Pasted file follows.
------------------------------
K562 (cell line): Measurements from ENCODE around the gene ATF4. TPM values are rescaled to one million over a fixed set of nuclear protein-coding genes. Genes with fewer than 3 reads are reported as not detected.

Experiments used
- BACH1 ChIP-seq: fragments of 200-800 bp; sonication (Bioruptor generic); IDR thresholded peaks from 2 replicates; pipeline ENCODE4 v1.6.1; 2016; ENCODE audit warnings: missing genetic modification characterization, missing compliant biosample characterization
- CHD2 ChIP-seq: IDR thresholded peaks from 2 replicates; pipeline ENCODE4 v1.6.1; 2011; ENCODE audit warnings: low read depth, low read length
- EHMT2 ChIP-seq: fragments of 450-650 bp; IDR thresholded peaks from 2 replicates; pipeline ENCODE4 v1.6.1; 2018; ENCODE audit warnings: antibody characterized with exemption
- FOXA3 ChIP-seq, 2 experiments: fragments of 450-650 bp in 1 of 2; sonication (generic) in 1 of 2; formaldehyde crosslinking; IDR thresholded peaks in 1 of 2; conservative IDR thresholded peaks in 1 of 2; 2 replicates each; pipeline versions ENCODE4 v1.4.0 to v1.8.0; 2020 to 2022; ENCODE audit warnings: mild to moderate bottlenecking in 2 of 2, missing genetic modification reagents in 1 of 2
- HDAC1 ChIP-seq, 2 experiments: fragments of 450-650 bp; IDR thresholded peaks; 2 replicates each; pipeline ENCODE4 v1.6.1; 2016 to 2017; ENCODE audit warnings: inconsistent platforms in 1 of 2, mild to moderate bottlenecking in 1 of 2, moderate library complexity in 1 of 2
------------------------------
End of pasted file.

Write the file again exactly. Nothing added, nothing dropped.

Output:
K562 (cell line): Measurements from ENCODE around the gene ATF4. TPM values are rescaled to one million over a fixed set of nuclear protein-coding genes. Genes with fewer than 3 reads are reported as not detected.

Experiments used
- BACH1 ChIP-seq: fragments of 200-800 bp; sonication (Bioruptor generic); IDR thresholded peaks from 2 replicates; pipeline ENCODE4 v1.6.1; 2016; ENCODE audit warnings: missing genetic modification characterization, missing compliant biosample characterization
- CHD2 ChIP-seq: IDR thresholded peaks from 2 replicates; pipeline ENCODE4 v1.6.1; 2011; ENCODE audit warnings: low read depth, low read length
- EHMT2 ChIP-seq: fragments of 450-650 bp; IDR thresholded peaks from 2 replicates; pipeline ENCODE4 v1.6.1; 2018; ENCODE audit warnings: antibody characterized with exemption
- FOXA3 ChIP-seq, 2 experiments: fragments of 450-650 bp in 1 of 2; sonication (generic) in 1 of 2; formaldehyde crosslinking; IDR thresholded peaks in 1 of 2; conservative IDR thresholded peaks in 1 of 2; 2 replicates each; pipeline versions ENCODE4 v1.4.0 to v1.8.0; 2020 to 2022; ENCODE audit warnings: mild to moderate bottlenecking in 2 of 2, missing genetic modification reagents in 1 of 2
- HDAC1 ChIP-seq, 2 experiments: fragments of 450-650 bp; IDR thresholded peaks; 2 replicates each; pipeline ENCODE4 v1.6.1; 2016 to 2017; ENCODE audit warnings: inconsistent platforms in 1 of 2, mild to moderate bottlenecking in 1 of 2, moderate library complexity in 1 of 2